LBO stands for Leveraged Buyout and refers to the takeover of a company that utilizes mainly debt to finance the buyout. Leveraged Buyouts are usually undertaken by private equity firms and rose to prominence in the 1980s.
The company performing the LBO or takeover only has to provide a small amount of the financing (usually around 90% of the cost is financed through debt) yet is able to make a large purchase, hence the name ‘Leveraged’.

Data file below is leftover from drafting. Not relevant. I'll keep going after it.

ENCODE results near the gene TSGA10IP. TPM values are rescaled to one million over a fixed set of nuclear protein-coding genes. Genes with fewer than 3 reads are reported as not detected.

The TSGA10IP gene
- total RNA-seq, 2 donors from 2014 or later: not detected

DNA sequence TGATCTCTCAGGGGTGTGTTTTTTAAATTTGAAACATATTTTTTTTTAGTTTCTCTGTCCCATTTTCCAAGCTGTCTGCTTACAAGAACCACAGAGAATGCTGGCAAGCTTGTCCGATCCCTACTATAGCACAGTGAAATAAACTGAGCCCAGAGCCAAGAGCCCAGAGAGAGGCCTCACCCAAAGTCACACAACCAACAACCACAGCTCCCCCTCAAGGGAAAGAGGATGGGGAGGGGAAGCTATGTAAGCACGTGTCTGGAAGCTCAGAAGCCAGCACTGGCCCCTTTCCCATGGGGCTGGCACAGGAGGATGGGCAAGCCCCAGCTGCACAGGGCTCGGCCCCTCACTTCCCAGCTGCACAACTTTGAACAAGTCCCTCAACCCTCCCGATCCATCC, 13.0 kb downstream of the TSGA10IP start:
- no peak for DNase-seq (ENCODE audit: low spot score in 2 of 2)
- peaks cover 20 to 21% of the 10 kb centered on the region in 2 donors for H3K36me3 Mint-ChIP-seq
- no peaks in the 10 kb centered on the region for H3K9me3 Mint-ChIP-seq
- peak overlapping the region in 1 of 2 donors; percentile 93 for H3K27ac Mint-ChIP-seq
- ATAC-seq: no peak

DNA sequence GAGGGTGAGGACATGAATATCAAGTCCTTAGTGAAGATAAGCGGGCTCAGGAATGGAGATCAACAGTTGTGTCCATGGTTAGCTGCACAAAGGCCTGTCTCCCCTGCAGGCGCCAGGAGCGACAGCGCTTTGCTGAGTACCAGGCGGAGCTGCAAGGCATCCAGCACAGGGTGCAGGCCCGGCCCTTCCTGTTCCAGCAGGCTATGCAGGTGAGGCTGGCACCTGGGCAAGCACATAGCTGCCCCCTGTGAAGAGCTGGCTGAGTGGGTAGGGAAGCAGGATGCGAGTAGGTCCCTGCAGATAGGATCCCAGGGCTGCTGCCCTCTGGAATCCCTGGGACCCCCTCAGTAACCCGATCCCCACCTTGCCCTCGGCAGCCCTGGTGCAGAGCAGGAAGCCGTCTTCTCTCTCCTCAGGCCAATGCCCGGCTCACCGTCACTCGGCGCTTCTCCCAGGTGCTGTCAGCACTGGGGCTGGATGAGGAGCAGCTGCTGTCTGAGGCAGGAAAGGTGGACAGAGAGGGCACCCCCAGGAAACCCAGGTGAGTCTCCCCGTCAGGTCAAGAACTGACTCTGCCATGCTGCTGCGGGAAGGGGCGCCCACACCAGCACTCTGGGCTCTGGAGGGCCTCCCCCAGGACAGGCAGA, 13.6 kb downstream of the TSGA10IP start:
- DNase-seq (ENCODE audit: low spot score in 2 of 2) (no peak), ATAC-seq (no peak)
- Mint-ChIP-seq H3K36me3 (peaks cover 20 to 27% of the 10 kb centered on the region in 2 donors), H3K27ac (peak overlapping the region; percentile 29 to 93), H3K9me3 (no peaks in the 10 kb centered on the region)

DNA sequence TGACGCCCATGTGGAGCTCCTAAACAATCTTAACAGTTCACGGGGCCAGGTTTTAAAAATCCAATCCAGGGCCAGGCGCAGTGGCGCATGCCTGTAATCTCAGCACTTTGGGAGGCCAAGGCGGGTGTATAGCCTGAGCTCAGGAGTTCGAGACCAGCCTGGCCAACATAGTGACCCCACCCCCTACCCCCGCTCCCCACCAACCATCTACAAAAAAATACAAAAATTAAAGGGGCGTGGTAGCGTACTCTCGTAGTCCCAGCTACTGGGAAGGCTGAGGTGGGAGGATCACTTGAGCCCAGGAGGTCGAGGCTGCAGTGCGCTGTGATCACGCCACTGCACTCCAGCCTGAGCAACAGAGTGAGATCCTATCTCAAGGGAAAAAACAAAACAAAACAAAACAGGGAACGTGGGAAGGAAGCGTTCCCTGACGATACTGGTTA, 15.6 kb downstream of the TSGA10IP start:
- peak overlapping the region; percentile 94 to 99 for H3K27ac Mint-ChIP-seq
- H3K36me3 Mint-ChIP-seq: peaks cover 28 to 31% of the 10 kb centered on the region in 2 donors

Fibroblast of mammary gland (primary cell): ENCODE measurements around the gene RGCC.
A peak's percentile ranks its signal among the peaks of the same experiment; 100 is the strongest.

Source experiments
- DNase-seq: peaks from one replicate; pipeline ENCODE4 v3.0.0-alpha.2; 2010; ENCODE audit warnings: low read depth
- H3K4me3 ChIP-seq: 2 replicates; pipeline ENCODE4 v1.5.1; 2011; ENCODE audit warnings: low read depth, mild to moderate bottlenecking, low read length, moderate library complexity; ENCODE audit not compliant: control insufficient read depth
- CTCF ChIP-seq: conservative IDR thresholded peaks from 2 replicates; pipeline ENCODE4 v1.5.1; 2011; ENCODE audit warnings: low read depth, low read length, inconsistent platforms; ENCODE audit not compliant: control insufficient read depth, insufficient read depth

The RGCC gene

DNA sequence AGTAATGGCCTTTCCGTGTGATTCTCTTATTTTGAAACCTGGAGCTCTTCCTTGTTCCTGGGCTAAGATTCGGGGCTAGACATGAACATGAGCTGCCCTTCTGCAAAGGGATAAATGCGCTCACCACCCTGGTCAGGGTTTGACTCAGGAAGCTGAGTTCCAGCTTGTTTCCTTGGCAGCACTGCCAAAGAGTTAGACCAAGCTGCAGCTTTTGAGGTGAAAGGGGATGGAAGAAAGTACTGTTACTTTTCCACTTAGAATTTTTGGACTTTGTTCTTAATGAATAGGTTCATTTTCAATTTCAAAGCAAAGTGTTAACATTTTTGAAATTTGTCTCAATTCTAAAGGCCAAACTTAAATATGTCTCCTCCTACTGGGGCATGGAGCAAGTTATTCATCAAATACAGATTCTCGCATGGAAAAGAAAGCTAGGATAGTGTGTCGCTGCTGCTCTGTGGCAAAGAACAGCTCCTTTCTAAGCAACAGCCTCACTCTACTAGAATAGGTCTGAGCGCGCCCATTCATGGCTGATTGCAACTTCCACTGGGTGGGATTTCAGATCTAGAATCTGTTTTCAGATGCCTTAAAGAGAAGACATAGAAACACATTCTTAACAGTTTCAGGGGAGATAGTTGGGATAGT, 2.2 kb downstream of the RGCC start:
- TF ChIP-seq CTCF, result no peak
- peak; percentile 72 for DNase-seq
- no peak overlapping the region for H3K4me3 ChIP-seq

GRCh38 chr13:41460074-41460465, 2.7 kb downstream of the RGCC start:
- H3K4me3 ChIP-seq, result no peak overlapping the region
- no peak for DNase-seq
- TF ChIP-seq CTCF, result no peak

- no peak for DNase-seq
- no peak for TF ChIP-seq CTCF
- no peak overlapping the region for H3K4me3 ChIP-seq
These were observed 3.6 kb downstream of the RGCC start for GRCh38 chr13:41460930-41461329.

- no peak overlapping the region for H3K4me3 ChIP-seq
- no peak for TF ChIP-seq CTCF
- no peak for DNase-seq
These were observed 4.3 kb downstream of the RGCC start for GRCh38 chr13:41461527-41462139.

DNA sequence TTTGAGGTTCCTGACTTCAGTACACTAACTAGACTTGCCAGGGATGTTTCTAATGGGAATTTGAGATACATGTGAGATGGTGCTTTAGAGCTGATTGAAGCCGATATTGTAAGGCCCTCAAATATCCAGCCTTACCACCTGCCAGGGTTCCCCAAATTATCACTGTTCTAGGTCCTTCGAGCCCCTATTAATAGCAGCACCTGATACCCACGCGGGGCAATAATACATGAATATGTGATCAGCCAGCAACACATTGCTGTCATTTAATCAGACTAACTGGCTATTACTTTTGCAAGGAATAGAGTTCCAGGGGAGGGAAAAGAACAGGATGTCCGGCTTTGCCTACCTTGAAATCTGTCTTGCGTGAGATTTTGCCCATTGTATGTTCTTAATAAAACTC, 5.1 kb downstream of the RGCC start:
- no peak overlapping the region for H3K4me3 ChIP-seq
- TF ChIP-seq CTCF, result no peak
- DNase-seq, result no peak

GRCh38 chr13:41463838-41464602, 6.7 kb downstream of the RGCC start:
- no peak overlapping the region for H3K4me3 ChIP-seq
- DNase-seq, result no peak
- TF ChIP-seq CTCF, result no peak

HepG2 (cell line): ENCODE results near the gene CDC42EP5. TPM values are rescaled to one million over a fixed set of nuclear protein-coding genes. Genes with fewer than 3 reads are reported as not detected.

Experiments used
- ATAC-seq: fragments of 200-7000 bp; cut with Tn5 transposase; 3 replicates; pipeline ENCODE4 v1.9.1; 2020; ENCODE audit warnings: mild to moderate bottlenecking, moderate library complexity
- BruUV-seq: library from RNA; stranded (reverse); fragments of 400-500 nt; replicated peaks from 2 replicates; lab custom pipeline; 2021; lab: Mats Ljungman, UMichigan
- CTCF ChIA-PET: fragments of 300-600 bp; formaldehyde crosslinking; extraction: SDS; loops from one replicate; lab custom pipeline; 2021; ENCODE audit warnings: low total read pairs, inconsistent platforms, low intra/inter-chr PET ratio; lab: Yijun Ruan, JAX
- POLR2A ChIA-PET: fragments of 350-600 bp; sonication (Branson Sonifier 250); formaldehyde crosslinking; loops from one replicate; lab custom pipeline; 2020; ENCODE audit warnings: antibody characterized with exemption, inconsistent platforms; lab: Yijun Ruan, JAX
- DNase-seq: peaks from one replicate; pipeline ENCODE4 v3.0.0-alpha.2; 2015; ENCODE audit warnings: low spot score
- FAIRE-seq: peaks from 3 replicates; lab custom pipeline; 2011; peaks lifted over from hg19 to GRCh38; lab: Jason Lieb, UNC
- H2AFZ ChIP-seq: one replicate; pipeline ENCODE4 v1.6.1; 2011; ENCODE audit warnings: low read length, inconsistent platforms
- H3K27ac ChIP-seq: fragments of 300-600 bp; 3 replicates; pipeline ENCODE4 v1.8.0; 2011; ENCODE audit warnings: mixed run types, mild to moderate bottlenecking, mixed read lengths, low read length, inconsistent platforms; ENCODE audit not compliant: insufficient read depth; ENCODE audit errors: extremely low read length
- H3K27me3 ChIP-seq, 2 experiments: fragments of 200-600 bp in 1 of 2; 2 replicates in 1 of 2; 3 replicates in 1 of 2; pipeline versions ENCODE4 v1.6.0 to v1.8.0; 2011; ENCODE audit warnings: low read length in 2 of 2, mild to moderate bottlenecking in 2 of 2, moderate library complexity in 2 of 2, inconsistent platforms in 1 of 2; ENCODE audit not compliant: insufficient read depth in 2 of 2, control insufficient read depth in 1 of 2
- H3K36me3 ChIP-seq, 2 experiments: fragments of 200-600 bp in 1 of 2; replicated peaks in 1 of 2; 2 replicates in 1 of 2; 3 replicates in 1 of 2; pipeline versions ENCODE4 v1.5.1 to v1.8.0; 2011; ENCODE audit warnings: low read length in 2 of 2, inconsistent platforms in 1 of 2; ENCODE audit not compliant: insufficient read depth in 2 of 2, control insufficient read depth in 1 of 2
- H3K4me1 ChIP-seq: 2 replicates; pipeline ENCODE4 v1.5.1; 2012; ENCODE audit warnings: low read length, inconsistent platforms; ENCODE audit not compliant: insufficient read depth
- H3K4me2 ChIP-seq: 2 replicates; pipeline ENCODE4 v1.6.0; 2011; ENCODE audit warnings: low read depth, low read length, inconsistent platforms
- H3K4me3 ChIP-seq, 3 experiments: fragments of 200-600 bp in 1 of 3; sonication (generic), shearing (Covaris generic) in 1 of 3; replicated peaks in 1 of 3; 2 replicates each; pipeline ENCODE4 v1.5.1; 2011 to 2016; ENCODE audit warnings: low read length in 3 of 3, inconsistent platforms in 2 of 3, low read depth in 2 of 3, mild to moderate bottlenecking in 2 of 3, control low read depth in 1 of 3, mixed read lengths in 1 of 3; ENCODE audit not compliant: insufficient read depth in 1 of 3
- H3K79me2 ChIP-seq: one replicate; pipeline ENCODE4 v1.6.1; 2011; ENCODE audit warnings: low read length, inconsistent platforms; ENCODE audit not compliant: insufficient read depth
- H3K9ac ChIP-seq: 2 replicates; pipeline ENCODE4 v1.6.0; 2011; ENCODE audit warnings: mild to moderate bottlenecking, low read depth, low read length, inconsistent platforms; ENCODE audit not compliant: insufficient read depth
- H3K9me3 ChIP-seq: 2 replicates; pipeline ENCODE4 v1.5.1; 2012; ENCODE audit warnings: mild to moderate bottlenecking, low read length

The expectation with leveraged buyouts is that the return generated on the acquisition will more than outweigh the interest paid on the debt, hence making it a very good way to experience high returns whilst only risking a small amount of capital.
The most common way for the debt to be raised is for the target company’s assets to be provided as collateral for the debt. The PE firm will then either sell off parts of the target company or use its future cash flows to pay off the debt and then exit at a profit.
- Bridge Loan
- Discounted Cash Flow (DCF)
- Exit Multiple
- Free Cash Flow (FCF)
- Investment Banking Division (IBD)
- Internal Rate of Return (IRR)
- Junk Bond
- Management Buyout (MBO)
- Private Equity (PE)